The use of the vac in complex wounds - does it work and how?

Details

Serval ID
serval:BIB_983779D7D1FE
Type
Inproceedings: an article in a conference proceedings.
Publication sub-type
Abstract (Abstract): shot summary in a article that contain essentials elements presented during a scientific conference, lecture or from a poster.
Collection
Publications
Institution
Title
The use of the vac in complex wounds - does it work and how?
Title of the conference
Annual meeting of the Swiss Society of Orthopaedics and Traumatology
Author(s)
Scherer Sandra Saja, Pietramaggiori Giorgio, Assal Matieu, Orgill Dennis P.
Address
St. Gallen, Switzerland, June 30-July 2, 2010
ISBN
1424-7860
Publication state
Published
Issued date
2010
Volume
140
Series
Swiss Medical Weekly
Pages
21S
Language
english
Notes
Meeting Abstract
Abstract
Background:
Complex wounds pose a major challenge in reconstructive and trauma surgery. Several approaches to increase the healing process have been proposed in the last decades. In this study we study the mechanism of action of the Vacuum Assisted Closure device in diabetic wounds.
Methods:
Full-thickness wounds were excised in diabetic mice and treated with the VAC device or its isolated components: an occlusive dressing (OD) alone, subathmospheric pressure at 125 mm Hg (Suction), and a polyurethane foam without (Foam) and with (Foamc) downward compression of approximately 125 mm Hg. The last goups were treated with either the complete VAC device (VAC) or with a silicne interface that alows fluid removel (Mepithel-VAC). The effects of the treatment modes on the wound surface were quantified by a two-dimensional immunohistochemical staging system based on vasculature, as defined by blood vessel density (CD31) and cell proliferation (defined by ki67 positivity), 7 days post wounding. Finite element modelling was used to predict wound surface deformation under dressing modes and cross sections of in situ fixed tissues were used to measure actual microstrain.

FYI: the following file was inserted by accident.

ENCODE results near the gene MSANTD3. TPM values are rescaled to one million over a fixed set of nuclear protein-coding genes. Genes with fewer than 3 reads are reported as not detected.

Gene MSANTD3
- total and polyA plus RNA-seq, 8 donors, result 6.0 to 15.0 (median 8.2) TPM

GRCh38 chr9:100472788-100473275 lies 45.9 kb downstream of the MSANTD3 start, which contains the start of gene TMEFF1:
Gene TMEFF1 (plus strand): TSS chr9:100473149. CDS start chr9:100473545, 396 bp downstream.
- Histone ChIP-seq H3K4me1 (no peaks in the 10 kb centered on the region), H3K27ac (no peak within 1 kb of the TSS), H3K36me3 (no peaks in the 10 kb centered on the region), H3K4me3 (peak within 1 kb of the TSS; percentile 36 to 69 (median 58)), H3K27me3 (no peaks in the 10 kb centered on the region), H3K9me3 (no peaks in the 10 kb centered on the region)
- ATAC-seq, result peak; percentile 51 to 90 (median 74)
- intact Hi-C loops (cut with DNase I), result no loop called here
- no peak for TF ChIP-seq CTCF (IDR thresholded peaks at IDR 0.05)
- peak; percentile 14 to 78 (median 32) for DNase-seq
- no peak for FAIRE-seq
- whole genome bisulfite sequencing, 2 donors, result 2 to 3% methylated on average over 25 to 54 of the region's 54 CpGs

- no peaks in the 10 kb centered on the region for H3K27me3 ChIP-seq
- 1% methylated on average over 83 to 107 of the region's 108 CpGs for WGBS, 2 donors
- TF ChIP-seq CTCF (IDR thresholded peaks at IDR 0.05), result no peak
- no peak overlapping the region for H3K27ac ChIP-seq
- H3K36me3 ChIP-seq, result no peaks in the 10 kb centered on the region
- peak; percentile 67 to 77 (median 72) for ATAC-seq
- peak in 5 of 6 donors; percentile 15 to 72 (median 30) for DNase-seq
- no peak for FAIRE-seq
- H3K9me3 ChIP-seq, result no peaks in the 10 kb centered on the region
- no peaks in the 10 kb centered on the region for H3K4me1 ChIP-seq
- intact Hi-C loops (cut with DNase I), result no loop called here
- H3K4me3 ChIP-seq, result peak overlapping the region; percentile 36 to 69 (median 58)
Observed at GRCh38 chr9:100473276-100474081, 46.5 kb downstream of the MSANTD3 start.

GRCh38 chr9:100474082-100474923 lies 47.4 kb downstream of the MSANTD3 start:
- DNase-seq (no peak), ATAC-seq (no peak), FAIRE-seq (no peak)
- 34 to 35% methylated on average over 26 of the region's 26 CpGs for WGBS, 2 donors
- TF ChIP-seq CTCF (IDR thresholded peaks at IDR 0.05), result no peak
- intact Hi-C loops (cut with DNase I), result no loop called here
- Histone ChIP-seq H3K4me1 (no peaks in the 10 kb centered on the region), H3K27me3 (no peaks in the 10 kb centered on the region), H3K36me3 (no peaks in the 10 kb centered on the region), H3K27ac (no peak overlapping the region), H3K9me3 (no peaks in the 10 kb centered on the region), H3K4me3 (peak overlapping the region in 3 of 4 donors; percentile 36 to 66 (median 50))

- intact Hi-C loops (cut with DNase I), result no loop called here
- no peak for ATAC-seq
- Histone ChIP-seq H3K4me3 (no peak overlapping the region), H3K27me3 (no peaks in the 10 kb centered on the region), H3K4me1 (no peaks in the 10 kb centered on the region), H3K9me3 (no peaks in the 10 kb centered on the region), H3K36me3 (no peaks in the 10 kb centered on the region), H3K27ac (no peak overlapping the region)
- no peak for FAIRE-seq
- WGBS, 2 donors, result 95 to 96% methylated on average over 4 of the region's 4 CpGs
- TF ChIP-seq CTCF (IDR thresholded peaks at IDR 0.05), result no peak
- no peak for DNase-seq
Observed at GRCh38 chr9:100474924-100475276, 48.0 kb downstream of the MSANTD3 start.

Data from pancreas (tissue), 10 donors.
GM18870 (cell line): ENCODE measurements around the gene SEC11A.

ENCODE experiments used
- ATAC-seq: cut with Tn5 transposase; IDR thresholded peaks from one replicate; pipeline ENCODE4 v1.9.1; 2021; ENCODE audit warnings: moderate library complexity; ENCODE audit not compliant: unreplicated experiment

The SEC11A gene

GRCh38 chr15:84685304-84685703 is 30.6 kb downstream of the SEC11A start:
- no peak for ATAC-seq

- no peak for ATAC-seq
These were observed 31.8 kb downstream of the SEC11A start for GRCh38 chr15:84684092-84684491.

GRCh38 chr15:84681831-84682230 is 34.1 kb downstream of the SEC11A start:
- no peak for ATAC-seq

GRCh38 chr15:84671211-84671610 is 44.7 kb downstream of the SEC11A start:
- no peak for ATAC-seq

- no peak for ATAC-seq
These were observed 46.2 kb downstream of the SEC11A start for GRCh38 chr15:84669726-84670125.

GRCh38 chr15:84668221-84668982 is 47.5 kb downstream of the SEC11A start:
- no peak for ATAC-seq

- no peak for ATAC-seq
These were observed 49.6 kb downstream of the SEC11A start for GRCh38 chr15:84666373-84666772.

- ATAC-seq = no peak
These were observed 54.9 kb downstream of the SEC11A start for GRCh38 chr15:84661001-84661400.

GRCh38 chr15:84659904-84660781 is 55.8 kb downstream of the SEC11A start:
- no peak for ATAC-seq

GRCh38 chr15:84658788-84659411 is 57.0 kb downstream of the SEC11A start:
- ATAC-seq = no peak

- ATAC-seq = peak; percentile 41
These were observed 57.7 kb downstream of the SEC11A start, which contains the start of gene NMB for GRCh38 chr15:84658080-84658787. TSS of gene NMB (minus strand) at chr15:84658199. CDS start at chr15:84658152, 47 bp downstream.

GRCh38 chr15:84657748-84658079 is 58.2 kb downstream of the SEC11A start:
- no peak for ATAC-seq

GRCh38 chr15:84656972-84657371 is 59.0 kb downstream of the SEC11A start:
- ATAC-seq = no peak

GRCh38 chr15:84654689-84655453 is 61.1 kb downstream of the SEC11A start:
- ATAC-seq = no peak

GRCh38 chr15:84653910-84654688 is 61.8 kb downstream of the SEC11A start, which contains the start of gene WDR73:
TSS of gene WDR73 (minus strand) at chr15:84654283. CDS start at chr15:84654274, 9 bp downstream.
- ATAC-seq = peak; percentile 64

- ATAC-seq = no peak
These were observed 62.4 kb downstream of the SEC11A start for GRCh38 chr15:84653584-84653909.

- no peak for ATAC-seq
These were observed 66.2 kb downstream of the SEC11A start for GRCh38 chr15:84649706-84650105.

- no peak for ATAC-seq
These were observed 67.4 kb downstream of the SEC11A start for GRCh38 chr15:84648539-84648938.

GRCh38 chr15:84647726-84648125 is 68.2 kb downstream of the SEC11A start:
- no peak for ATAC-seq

Results:
The foam-wound interface of the Vacuum Assisted Closure device causes significant wound stains (60%) causing a deformation of the single cell level leading to a profound upregulation of cell proliferation (4-fold) and angiogenisis (2.2-fold) compared to OD treated wounds. Polyurethane foam exposure itself causes a frather unspecific angiogenic response (Foamc, 2 - fold, Foam, 2.2 - fold) without changes of the cell proliferation rate of the wound bed. Suction alone without a specific interface does not have an effect on meassured parameters, showing similar results to untreated wounds. A perforated silicone interface caused a significant lower microdeforamtion of the wound bed correlating to changes of the wound tissues.
Conclusion:
The Vacuum Assisted Closure device induce significanttissue growth in diabetic wounds. The wound foam interface under suction causes profound macrodeformation that stimulates tissue growth by angiogenesis and cell proliferation. It needs to be taken in consideration that in the clinical setting different wound types may profit from different elements of this suction device.
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Create date
14/10/2010 11:50
Last modification date
20/08/2019 14:59
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